WASHINGTON, D.C. — A proposed amendment to the Ohio Constitution that would implement an independent redistricting commission in the state suffered a setback yesterday after the group leading the proposal discovered a single typographical error in the amendment’s previously approved summary.
The full amendment text correctly stated that the proposed commission must adopt new legislative maps by Sept. 19, 2025. However, summary language describing the amendment erroneously listed the deadline as Sept. 15, 2025.
The mistake, though minor, means that Citizens Not Politicians — the group spearheading the initiative to create an independent redistricting commission in a state plagued with gerrymandered maps — must collect another 1,000 signatures and resubmit the language to Ohio Attorney General Dave Yost (R) for his approval in order to appear on the 2024 ballot.
Citizens Not Politicians proactively informed Yost of the mistake in a letter. Neither Yost nor the Ohio Ballot Board, both of whom approved the language, noticed the mistake. In a statement, the group said the “minor setback will slightly delay the start of signature gathering but changes nothing about the substance of the amendment, our resolve to end gerrymandering in Ohio, or our ability to get it done.”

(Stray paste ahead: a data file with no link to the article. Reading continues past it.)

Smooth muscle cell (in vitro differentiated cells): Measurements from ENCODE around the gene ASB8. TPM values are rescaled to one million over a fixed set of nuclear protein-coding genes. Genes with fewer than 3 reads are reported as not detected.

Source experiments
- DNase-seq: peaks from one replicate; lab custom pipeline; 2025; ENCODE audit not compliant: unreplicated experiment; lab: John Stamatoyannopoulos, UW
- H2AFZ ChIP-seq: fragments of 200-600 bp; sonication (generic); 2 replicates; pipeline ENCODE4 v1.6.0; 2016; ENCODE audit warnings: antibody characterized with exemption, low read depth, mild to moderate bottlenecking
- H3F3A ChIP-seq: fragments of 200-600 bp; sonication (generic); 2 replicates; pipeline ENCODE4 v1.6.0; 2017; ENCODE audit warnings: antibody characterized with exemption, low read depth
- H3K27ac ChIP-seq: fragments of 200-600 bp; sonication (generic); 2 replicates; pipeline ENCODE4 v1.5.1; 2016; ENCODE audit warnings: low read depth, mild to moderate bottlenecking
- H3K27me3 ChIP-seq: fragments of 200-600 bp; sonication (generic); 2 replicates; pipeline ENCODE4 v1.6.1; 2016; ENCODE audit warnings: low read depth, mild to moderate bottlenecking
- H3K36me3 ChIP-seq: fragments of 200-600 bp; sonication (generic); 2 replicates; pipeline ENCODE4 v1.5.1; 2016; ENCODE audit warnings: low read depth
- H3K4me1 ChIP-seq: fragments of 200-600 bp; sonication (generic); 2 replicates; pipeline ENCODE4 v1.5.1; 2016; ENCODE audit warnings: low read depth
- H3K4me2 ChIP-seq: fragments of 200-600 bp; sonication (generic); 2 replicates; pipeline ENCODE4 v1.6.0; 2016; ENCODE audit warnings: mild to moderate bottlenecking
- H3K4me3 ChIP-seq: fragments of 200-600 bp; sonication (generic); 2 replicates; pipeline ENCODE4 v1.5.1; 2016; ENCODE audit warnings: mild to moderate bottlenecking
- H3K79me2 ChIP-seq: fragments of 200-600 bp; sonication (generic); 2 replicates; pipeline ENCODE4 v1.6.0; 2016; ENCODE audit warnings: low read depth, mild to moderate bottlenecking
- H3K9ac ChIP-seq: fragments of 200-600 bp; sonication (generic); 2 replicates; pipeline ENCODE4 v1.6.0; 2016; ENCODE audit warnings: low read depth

While Ohio technically has had a redistricting commission since 2018, it has not produced fair maps. The Republican-dominated commission had previously passed five separate sets of legislative maps, all of which were struck down by the Ohio Supreme Court for being partisan gerrymanders, and just last month the commission, consisting only of elected officials, adopted new legislative maps heavily gerrymandered in favor of Republicans. (The congressional map, similarly drawn to advantage Republicans, faced legal challenges, which have since been dismissed by the groups originally challenging the map out of concern that an alternative to the current map could be even more gerrymandered toward the GOP.)
The proposed 15-member independent commission would consist entirely of citizens, and be split evenly between Democrats, Republicans and independents. If approved by voters in 2024, the amendment would be enshrined into the Ohio Constitution, and all of the state’s maps would be deemed void and have to be redrawn.